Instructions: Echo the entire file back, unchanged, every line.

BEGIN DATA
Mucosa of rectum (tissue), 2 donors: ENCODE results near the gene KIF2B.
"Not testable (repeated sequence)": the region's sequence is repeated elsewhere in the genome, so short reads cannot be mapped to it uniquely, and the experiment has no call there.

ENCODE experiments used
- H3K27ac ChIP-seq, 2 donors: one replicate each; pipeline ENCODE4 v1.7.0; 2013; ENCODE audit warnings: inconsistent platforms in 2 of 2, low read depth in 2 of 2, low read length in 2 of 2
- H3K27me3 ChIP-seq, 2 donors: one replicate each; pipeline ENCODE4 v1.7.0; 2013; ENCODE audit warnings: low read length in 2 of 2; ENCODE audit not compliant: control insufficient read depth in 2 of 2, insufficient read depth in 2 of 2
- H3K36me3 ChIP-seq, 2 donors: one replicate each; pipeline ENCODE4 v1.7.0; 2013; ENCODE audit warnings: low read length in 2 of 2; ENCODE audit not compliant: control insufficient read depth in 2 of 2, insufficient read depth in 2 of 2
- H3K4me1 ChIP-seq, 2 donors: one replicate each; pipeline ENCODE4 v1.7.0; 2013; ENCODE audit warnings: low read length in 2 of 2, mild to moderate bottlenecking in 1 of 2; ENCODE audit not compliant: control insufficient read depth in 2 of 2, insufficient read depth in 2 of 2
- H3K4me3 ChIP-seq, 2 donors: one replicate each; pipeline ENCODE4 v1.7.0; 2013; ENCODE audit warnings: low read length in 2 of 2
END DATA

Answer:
Mucosa of rectum (tissue), 2 donors: ENCODE results near the gene KIF2B.
"Not testable (repeated sequence)": the region's sequence is repeated elsewhere in the genome, so short reads cannot be mapped to it uniquely, and the experiment has no call there.

ENCODE experiments used
- H3K27ac ChIP-seq, 2 donors: one replicate each; pipeline ENCODE4 v1.7.0; 2013; ENCODE audit warnings: inconsistent platforms in 2 of 2, low read depth in 2 of 2, low read length in 2 of 2
- H3K27me3 ChIP-seq, 2 donors: one replicate each; pipeline ENCODE4 v1.7.0; 2013; ENCODE audit warnings: low read length in 2 of 2; ENCODE audit not compliant: control insufficient read depth in 2 of 2, insufficient read depth in 2 of 2
- H3K36me3 ChIP-seq, 2 donors: one replicate each; pipeline ENCODE4 v1.7.0; 2013; ENCODE audit warnings: low read length in 2 of 2; ENCODE audit not compliant: control insufficient read depth in 2 of 2, insufficient read depth in 2 of 2
- H3K4me1 ChIP-seq, 2 donors: one replicate each; pipeline ENCODE4 v1.7.0; 2013; ENCODE audit warnings: low read length in 2 of 2, mild to moderate bottlenecking in 1 of 2; ENCODE audit not compliant: control insufficient read depth in 2 of 2, insufficient read depth in 2 of 2
- H3K4me3 ChIP-seq, 2 donors: one replicate each; pipeline ENCODE4 v1.7.0; 2013; ENCODE audit warnings: low read length in 2 of 2